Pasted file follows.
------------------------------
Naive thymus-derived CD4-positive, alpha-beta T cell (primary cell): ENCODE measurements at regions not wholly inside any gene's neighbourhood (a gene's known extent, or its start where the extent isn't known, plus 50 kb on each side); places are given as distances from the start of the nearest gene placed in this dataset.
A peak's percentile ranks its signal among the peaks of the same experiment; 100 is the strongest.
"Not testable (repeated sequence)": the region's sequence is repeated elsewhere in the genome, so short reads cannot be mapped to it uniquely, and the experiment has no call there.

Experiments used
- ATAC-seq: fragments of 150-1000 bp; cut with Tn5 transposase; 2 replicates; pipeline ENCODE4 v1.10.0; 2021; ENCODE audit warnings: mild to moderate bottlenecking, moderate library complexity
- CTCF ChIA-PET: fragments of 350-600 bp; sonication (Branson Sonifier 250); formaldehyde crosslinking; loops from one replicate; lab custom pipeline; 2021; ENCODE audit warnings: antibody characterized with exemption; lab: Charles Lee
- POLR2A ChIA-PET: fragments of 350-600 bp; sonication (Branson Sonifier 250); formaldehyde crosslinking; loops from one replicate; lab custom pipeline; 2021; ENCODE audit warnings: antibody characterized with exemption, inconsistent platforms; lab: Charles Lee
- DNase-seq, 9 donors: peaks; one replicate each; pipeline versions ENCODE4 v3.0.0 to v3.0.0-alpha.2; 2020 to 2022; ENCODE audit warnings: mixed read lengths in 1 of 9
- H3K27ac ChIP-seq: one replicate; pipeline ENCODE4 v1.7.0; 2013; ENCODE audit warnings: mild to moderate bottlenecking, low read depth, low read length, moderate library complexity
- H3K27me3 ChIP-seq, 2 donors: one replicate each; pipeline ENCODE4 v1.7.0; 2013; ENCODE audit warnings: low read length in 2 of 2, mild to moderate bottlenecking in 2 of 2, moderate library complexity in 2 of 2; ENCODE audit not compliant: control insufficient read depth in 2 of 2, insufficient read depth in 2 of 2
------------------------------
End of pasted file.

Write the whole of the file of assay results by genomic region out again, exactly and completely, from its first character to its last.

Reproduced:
Naive thymus-derived CD4-positive, alpha-beta T cell (primary cell): ENCODE measurements at regions not wholly inside any gene's neighbourhood (a gene's known extent, or its start where the extent isn't known, plus 50 kb on each side); places are given as distances from the start of the nearest gene placed in this dataset.
A peak's percentile ranks its signal among the peaks of the same experiment; 100 is the strongest.
"Not testable (repeated sequence)": the region's sequence is repeated elsewhere in the genome, so short reads cannot be mapped to it uniquely, and the experiment has no call there.

Experiments used
- ATAC-seq: fragments of 150-1000 bp; cut with Tn5 transposase; 2 replicates; pipeline ENCODE4 v1.10.0; 2021; ENCODE audit warnings: mild to moderate bottlenecking, moderate library complexity
- CTCF ChIA-PET: fragments of 350-600 bp; sonication (Branson Sonifier 250); formaldehyde crosslinking; loops from one replicate; lab custom pipeline; 2021; ENCODE audit warnings: antibody characterized with exemption; lab: Charles Lee
- POLR2A ChIA-PET: fragments of 350-600 bp; sonication (Branson Sonifier 250); formaldehyde crosslinking; loops from one replicate; lab custom pipeline; 2021; ENCODE audit warnings: antibody characterized with exemption, inconsistent platforms; lab: Charles Lee
- DNase-seq, 9 donors: peaks; one replicate each; pipeline versions ENCODE4 v3.0.0 to v3.0.0-alpha.2; 2020 to 2022; ENCODE audit warnings: mixed read lengths in 1 of 9
- H3K27ac ChIP-seq: one replicate; pipeline ENCODE4 v1.7.0; 2013; ENCODE audit warnings: mild to moderate bottlenecking, low read depth, low read length, moderate library complexity
- H3K27me3 ChIP-seq, 2 donors: one replicate each; pipeline ENCODE4 v1.7.0; 2013; ENCODE audit warnings: low read length in 2 of 2, mild to moderate bottlenecking in 2 of 2, moderate library complexity in 2 of 2; ENCODE audit not compliant: control insufficient read depth in 2 of 2, insufficient read depth in 2 of 2